This novel provides an examination of contemporary America through the prism of a family tragedy: when a powerful parent dies, each of his adult children reacts in startling and unexpected ways, and his grieving widow in the most surprising way of all.
... timely, monumental ... masterful novel, yet another piercing examination of American culture by the writer this reviewer considers our country's greatest living novelist ... Whitey and Jessalyn's five adult children are brilliantly drawn characters, whose passions, politics, struggles and secrets fit well into the factions we Americans fall into ... Over hundreds of pages, their relationships play out in raw, authentic detail. Their encounters are revelatory, not just in the realm of family trickiness, but in the larger context of American culture, which these days is most painfully represented by people who lack the ability to step back and consider the other and his or her circumstances ... brilliant. How blessed we are to have [Oats] as a novelist in our chaotic, confusing times ... Three inches thick or no, Night deserves the top spot on your quarantine nightstand. Here's a fervent salute to Oates, our finest American novelist, for this one.
An immersive, discursive chronicle of a family’s reconfiguration following the death of its patriarch...and an otherworldly chord resonates through portions of its narrative ... Despite its bulk, this is a novel that doesn’t so much sprawl as scamper, at times darting purposefully off in the direction of a deadpan comedy of manners, a courtroom drama, a philosophical enquiry into the nature of art. It also provides a timely as well as damning snapshot of race relations and police brutality in the US ... There is much to relish in Night. Sleep. Death. The Stars., from its nimble pace to exuberant set pieces. As a portrait of a family and a nation, it’s funny and tragic and sometimes bleak. Indeed, if there’s fault to be found it’s simply that the novel reads like multiple books in one, and, inevitably, some of its narrative strands get passed over too quickly. This is particularly true of the sections dealing with police racism and its fallout. Though they’re vividly rendered, in order for the novel to hang together as a whole they must ultimately be subsumed by the overarching narrative, that all-American quest for self-realisation. In this case, the self-realisation of privileged white people. Given the intense topicality conferred by George Floyd’s murder and the subsequent protests, it makes for an uncomfortable juxtaposition.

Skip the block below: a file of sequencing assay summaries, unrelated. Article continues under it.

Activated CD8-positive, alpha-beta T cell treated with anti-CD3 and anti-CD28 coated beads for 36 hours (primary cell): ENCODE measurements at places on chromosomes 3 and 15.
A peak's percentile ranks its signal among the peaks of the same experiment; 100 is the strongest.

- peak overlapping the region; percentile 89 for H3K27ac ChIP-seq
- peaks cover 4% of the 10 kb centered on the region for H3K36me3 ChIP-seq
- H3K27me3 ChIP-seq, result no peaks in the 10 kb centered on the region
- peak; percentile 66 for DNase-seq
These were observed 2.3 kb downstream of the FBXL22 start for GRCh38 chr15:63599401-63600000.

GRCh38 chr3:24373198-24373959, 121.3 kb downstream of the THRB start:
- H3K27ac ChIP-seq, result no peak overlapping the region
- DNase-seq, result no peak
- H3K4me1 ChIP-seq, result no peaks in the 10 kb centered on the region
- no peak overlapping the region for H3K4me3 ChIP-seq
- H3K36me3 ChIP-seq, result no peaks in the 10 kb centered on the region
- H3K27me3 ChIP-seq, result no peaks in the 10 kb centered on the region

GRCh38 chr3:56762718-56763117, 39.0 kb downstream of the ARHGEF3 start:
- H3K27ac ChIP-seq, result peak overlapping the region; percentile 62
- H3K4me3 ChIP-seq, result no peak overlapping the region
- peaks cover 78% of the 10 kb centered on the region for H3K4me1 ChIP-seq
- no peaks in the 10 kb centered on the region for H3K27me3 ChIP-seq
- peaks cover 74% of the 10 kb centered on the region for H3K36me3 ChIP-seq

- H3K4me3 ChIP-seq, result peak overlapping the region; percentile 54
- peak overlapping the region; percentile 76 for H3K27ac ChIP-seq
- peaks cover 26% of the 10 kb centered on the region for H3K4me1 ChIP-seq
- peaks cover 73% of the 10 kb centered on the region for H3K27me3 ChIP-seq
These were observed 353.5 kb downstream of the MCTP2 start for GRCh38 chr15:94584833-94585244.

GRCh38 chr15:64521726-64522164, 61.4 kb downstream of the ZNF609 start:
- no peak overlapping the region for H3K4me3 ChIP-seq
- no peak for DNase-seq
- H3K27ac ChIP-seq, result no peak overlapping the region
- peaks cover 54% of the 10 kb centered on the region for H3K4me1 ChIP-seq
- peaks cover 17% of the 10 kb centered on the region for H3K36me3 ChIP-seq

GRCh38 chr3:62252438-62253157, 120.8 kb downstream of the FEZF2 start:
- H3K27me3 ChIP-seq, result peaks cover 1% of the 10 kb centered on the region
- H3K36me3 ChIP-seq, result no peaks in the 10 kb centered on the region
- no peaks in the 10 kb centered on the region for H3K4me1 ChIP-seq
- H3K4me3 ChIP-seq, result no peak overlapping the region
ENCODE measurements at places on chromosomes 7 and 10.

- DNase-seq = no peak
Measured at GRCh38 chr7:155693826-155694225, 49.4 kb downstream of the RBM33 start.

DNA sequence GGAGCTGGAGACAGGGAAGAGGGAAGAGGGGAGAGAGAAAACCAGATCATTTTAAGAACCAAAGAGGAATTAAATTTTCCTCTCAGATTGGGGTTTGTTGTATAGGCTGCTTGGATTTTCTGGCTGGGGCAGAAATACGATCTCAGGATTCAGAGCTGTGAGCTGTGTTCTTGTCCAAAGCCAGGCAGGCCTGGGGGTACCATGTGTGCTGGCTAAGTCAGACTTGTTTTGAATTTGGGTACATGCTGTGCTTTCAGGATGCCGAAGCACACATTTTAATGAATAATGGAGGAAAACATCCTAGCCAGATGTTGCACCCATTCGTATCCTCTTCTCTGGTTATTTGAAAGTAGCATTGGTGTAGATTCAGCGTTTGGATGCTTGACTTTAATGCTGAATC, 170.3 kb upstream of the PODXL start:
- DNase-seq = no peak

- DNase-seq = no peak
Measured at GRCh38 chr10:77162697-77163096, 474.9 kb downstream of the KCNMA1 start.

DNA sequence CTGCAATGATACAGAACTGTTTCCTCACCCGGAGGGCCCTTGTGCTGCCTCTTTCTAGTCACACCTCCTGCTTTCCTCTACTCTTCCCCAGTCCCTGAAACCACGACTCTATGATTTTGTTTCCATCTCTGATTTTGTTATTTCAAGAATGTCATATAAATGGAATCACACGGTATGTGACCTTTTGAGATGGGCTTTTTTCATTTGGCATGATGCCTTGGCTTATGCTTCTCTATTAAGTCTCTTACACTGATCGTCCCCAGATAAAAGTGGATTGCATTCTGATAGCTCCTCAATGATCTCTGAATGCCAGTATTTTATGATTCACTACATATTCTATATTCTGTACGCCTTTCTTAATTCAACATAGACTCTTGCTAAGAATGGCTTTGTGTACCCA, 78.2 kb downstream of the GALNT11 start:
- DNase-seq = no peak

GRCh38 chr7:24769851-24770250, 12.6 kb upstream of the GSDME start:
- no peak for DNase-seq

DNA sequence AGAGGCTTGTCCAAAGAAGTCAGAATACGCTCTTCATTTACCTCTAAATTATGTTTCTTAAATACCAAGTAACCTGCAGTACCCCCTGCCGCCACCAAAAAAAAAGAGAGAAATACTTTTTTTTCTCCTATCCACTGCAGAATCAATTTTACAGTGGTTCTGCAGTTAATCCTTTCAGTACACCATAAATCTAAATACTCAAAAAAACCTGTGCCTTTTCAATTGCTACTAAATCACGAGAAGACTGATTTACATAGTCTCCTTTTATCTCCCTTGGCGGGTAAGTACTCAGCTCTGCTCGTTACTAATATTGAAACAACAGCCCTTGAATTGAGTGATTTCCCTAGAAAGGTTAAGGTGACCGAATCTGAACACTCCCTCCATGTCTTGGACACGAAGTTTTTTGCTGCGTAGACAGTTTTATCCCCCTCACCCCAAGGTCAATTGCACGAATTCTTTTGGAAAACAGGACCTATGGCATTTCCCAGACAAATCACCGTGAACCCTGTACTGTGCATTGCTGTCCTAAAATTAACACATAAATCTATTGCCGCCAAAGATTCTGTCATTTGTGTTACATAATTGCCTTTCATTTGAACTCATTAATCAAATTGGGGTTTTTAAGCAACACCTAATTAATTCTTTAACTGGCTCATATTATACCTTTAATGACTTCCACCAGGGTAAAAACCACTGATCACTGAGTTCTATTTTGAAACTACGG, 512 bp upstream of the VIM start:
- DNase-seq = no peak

If Dostoyevsky was a specialist in the 'dialogical,' Oates serves up something altogether more churning and (to borrow a term of praise, from a 1977 journal entry) 'agonizingly thorough' ... the novel is so teeming with nuances and details and inklings that you barely have time to register the irony that Whitey died in the course of defending a victim of racial profiling, despite having been soft on police violence during his time as Hammond’s mayor—or that Thom’s two causes are inherently at odds, one pertaining to the fallout of a racially charged assault, the other incipiently racist. At times, there’s little to hold on to. But then, why should the reader be afforded the feeling of terra firma so persistently denied to the characters? ... Oates’s habits are designed to unsettle us and, though pleasure is never out of the equation, the novel avoids many traditional narrative strategies for ginning up tension ... And yet there is great joy to be derived from the novel’s submerged patterns, its mind-boggling fecundity, its gallimaufry of devices...its combination of intricacy and lucidity ... Although Oates rejects cohesion as a formal virtue, she has a coherent vision of what literature can deliver. She believes in the itching and the ornery and the oddly shaped, and has been trying to produce fiction that feels as irreducible to simple meanings, as resistant to paraphrase, as the subject matter it portrays.